Law enforcement officers can’t cite every jaywalker, stop every speeder, and arrest every underage drinker, nor would most people want them to do so. Wisely exercising discretion is an important part of an officer’s work. At the same time, North Carolina has a statute that makes it a crime for an officer willfully to fail to discharge his or her duties. That statute has occasionally been used to prosecute officers who chose not to enforce criminal laws. This post considers the extent to which the statute constrains an officer’s discretion.
Kenly is a small town with a population just under 2,000. It made national news recently when the chief and all the full-time officers in the Kenly Police Department resigned. It sounds like Kenly is planning to rebuild its police department. But that isn’t mandatory. For now, the Johnston County Sheriff’s Office is providing law enforcement services in Kenly, and Kenly could choose to do without a police department on a permanent basis. In fact, there are hundreds of municipalities in North Carolina that don’t have their own police departments. This post highlights some of the considerations for small towns thinking about whether or not to have a police department.
Editor’s note: This post contains vulgar language that isn’t suitable for children and quite possibly many adults. If you’re an email subscriber, your spam filter probably won’t like it, either. Also, it is quite long.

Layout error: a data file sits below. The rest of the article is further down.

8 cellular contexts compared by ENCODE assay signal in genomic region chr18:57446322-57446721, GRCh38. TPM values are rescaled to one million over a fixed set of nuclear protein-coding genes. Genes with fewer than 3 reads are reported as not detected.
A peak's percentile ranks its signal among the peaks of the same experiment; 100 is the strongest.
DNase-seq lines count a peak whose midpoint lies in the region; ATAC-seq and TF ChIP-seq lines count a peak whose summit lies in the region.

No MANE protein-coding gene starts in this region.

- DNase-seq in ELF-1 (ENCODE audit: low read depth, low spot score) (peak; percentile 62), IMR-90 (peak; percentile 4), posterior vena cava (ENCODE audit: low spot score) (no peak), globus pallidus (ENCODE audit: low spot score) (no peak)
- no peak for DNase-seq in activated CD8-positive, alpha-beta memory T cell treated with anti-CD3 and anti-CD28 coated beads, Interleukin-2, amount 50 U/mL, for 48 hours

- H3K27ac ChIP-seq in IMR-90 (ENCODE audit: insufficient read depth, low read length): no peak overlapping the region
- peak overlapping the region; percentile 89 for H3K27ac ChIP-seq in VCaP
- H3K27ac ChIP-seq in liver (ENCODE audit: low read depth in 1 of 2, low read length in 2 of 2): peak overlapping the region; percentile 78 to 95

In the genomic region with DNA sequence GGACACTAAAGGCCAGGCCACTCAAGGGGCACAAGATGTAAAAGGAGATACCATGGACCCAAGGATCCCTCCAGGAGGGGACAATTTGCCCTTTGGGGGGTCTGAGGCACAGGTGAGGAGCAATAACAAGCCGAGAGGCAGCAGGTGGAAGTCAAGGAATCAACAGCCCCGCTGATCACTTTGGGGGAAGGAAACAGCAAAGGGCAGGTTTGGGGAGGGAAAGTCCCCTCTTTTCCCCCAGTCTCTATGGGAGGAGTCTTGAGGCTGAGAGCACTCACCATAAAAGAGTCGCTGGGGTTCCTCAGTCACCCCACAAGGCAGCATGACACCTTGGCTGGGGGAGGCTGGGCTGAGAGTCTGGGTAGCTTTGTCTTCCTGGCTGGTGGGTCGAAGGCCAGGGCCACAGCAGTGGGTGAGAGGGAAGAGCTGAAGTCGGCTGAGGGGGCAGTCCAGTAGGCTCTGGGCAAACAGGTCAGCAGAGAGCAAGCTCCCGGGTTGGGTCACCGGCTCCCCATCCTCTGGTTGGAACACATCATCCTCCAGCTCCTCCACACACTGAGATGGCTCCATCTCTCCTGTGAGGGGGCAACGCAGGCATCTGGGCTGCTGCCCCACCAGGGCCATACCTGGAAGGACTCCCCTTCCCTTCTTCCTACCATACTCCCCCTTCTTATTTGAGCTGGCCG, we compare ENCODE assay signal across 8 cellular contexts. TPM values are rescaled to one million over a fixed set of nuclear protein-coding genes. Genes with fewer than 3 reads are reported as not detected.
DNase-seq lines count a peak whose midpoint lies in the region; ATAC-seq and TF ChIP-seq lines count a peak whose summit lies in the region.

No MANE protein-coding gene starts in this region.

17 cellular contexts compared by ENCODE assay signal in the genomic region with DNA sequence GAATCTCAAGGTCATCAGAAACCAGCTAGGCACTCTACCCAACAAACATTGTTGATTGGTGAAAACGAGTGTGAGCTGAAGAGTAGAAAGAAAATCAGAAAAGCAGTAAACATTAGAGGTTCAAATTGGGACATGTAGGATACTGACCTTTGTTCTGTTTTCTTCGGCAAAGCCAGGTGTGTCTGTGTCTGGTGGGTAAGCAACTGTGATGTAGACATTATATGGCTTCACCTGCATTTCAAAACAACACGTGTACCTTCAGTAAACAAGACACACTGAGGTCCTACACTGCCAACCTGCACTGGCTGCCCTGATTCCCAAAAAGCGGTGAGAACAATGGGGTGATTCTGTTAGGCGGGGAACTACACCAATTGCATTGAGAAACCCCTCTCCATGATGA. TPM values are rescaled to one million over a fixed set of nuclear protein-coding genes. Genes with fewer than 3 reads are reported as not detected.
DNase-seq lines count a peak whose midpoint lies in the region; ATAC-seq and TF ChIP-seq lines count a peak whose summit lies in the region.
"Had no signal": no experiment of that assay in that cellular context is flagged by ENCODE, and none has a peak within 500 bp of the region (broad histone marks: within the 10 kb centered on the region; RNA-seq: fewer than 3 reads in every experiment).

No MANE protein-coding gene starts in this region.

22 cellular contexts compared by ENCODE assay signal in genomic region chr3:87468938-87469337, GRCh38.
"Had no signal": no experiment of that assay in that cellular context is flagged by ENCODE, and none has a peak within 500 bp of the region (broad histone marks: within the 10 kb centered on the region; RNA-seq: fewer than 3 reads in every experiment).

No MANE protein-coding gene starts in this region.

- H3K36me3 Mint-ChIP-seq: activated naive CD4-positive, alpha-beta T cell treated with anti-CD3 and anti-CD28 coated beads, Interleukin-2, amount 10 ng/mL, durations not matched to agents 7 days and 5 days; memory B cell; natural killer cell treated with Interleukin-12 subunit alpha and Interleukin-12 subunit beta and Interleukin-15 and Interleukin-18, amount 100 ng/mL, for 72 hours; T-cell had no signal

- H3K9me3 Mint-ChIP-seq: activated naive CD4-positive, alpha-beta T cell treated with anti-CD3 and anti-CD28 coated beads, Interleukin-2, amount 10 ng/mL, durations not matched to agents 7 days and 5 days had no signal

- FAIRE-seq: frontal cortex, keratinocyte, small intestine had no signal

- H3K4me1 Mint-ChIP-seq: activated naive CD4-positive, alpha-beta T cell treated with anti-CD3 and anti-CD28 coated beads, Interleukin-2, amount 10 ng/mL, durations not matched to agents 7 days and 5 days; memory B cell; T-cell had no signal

A federal court of appeals recently ruled in favor of a man who called a group of police officers “bitch ass fucking pigs,” “motherfuckers,” and “dirty rat bastards.” It found that his arrest on disorderly conduct charges was unjustified because “mere epithets” directed at a law enforcement officer, no matter how coarse or profane, do not constitute fighting words and are protected by the First Amendment. Wood v. Eubanks, 25 F.4th 414 (6th Cir. 2022). This raises the question: do police officers really have to put up with this?
What do the topics in the title of this blog post have in common? They were the focus of the students’ criminal justice presentations this week. Nine teams of students, two on each team, have been researching and preparing their presentations throughout the semester. Here are some of my takeaways from the first set of presentations.